Silly putty (or science putty, as it’s sometimes referred to) is an odd material. Stretch it slowly and it happily deforms, and can be molded very easily. However, pull it apart with enough force and it’ll snap clean in two. It flows imperceptibly slowly, as if it were a thick liquid, but when rolled up into a ball will bounce if thrown at a hard surface. A closer look at the chemicals that make up silly putty can help us explain this strange behaviour.
A number of ingredients go into making silly putty: by weight, 65% of it is a compound called polydimethylsiloxane, but colouring agents are also included to give the wide range of colours that the putty comes in. It’s the polydimethylsiloxane (PDMS for short) that’s a large contributor to the strange properties of silly putty, however.
PDMS is a type of silicone, a group of polymers defined by the fact that they all contain Si-O-Si units as the basis of their polymeric structure. Silicone polymers are, of course, more commonly known for their use in breast implants – and aren’t to be mistaken for the element silicon on its own, which would be a lot more uncomfortable!
The properties of PDMS are partly responsible for silly putty’s properties. It’s what’s known as a viscoelastic solid. This basically means that it is capable of flowing like a liquid in some cases, but behaves like an elastic solid in others. The polymer chains are quite flexible, and when they are particularly long, as in the case of silly putty, they can become loosely entangled around one-another. This is what causes PDMS’s viscoelasticity.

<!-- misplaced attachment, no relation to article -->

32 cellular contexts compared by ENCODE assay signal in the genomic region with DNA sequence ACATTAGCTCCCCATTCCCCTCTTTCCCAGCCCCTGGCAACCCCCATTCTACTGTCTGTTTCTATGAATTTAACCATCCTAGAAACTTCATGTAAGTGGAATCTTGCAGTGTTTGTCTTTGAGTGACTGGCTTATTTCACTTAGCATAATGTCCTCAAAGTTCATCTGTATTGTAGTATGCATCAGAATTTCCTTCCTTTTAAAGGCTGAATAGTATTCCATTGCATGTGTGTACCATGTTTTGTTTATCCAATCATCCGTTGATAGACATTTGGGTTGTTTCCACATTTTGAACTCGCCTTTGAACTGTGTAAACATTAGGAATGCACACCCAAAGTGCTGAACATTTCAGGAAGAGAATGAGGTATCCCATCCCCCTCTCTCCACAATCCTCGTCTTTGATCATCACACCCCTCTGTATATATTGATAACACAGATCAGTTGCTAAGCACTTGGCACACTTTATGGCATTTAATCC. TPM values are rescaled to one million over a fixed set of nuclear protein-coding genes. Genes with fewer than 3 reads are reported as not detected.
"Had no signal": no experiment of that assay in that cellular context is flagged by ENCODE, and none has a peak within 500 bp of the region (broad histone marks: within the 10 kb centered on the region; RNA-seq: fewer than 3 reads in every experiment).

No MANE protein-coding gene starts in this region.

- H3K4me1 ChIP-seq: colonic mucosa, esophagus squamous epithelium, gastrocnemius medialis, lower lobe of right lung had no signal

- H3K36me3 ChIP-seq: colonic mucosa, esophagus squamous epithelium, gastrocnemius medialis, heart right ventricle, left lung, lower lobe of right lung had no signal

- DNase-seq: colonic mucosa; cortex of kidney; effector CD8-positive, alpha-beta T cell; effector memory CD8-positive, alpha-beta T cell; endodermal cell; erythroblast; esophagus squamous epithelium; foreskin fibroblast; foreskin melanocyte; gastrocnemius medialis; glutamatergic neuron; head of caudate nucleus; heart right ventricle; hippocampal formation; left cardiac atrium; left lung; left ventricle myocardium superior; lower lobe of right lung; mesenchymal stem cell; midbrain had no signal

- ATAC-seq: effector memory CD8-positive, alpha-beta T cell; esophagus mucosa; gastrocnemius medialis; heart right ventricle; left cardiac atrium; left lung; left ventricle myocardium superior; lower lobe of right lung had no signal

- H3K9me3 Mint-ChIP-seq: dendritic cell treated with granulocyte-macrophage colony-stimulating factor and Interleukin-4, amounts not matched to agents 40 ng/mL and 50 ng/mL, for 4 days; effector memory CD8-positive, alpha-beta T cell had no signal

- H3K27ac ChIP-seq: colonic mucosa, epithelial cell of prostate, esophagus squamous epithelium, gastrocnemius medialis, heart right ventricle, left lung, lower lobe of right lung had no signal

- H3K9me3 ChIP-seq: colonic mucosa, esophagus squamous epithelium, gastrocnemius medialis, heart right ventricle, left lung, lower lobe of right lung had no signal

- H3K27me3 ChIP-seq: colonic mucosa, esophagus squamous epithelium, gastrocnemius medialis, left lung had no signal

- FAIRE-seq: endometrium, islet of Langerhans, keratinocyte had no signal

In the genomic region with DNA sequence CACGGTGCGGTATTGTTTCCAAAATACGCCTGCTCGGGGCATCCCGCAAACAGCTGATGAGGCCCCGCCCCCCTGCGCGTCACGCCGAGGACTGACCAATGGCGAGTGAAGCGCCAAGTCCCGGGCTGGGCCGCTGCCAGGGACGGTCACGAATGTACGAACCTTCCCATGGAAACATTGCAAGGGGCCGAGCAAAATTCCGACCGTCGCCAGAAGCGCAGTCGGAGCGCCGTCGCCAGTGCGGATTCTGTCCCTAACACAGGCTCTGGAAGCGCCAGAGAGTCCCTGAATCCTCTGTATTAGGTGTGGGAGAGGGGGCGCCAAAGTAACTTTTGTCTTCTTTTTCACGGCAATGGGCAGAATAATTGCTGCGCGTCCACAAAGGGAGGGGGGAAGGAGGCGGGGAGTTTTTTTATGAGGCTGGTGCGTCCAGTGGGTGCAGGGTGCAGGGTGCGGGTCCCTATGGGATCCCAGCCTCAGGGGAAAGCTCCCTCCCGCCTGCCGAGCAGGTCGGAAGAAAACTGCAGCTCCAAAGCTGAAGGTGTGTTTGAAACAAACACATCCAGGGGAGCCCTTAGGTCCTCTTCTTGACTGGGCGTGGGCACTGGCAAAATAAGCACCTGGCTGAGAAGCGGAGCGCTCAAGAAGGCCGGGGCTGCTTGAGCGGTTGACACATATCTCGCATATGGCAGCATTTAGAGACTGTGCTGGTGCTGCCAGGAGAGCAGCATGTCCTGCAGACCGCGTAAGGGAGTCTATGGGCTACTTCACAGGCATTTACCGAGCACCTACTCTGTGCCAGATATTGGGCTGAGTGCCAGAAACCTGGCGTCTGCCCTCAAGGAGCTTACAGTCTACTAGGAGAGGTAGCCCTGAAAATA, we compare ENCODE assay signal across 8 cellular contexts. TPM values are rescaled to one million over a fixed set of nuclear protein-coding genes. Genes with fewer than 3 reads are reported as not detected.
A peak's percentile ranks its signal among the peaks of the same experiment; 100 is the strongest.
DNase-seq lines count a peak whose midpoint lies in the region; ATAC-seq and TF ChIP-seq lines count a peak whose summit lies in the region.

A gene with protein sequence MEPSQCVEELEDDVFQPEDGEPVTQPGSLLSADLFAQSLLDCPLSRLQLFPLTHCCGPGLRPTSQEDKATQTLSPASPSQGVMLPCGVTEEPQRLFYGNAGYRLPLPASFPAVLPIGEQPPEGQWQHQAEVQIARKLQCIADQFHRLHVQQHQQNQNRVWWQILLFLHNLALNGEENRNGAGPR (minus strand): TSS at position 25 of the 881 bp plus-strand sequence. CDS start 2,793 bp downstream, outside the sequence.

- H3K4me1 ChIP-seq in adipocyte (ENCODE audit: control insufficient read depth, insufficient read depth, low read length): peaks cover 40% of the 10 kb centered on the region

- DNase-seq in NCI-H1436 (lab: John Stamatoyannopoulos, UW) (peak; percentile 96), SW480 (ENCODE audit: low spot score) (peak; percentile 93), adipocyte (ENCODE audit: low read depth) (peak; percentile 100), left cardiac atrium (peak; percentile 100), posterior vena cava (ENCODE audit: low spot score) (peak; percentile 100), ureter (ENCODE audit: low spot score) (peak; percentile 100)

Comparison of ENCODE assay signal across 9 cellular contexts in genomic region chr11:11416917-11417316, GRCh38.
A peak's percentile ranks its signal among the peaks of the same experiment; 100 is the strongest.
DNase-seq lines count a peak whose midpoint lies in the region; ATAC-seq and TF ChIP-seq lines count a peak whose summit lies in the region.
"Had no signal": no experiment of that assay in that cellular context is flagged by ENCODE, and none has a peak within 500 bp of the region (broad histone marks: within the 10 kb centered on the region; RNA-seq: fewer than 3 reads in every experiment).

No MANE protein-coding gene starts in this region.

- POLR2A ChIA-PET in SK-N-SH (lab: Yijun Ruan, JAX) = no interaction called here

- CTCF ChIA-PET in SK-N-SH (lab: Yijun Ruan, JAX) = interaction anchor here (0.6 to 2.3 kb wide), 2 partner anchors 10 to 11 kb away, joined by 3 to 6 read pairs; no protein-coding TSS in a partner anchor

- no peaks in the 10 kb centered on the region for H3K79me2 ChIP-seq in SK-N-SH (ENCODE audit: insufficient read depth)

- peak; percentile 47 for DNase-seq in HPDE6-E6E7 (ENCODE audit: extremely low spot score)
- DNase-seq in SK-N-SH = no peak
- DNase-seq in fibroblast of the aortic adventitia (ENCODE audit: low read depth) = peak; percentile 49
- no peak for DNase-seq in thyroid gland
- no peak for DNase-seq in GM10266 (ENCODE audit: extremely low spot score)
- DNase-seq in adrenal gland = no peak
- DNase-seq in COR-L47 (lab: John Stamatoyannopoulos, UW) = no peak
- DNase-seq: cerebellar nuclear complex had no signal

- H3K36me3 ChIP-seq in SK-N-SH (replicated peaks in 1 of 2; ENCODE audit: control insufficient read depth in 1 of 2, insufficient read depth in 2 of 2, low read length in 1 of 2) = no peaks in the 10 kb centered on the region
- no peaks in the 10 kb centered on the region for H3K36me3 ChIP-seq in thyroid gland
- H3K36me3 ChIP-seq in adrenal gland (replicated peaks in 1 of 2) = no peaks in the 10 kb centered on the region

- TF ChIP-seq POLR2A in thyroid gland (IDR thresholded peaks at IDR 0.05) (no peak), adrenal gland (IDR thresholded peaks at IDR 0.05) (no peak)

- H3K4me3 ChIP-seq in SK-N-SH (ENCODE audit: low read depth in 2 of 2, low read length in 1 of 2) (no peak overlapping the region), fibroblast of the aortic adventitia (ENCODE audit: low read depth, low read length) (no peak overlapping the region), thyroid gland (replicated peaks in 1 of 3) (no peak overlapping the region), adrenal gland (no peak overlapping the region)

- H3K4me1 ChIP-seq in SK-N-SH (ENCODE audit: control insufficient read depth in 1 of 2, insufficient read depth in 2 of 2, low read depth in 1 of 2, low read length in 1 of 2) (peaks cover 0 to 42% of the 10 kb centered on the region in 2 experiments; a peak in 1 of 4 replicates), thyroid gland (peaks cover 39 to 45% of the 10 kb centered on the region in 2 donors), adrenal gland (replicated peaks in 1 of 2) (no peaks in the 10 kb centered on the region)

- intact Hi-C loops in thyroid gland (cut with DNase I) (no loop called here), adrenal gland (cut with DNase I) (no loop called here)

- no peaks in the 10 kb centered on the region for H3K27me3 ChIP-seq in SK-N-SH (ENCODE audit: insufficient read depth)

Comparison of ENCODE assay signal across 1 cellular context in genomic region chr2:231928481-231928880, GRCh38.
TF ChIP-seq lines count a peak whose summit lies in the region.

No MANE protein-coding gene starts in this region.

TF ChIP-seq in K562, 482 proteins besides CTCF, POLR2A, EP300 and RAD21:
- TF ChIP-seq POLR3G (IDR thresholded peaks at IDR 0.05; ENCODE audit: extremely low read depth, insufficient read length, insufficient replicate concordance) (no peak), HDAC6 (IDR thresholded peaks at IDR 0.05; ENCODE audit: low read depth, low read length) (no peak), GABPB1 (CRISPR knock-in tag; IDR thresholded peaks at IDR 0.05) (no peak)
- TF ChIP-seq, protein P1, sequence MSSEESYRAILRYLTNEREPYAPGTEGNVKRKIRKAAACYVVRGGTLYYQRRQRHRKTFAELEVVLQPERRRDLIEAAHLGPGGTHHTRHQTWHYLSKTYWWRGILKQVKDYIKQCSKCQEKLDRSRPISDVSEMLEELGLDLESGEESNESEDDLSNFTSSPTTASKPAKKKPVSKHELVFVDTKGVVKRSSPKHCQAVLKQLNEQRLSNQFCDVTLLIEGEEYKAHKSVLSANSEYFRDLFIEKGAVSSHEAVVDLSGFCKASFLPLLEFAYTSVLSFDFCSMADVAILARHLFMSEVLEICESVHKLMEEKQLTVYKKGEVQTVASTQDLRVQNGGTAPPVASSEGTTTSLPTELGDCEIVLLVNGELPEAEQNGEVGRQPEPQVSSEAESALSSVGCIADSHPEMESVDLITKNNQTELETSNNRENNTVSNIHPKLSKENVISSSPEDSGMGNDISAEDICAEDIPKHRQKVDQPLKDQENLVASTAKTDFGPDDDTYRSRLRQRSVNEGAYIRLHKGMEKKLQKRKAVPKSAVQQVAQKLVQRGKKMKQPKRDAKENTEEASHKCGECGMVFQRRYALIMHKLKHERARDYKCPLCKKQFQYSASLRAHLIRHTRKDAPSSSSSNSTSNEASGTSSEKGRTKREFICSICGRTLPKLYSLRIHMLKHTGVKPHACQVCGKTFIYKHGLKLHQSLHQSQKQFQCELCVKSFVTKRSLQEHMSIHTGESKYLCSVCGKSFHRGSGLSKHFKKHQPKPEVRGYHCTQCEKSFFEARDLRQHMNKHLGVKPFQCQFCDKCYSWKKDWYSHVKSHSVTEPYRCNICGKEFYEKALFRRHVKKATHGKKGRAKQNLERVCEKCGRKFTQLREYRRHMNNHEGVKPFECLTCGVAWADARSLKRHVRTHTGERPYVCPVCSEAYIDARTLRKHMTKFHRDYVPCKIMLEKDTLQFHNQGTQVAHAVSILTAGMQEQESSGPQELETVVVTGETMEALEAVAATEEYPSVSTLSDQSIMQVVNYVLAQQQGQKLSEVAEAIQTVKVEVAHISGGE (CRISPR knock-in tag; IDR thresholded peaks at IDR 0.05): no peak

However, the viscoelasticity of PDMS alone isn’t enough to account for silly putty’s oddities. Another ingredient in the mix, boric acid, also makes a decisive contribution. The PDMS chains in silly putty end in OH groups. The boric acid can react with these to form transient boron-mediated linkages between different polymer chains. These ‘crosslinks’ help hold the putty together, and also contribute to its properties.
When the putty is slowly molded, the crosslinks have time to break and reform at different points in the polymer chains. This means we are able to see the viscous flow of the putty. However, when the putty is pulled with suitable force, the crosslinks do not have time to break and reform, so elastic behaviour is seen. With suitable force exerted, the putty can even be shattered.
As well as it’s obvious appeal for entertainment value alone, silly putty has actually found some serious uses. It was used to help secure tools during some of the Apollo space missions, due to its mild adhesive characteristics, and it’s also found use in some therapy techniques for patients recovering from injury to their hands.
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References & Further Reading
- Polydimethylsiloxane – B Clegg, Chemistry World
- Silly Putty – The Cambridge Polymer Group
4 replies on “The Chemistry of Silly Putty”
Cool. This is one of my favourites.
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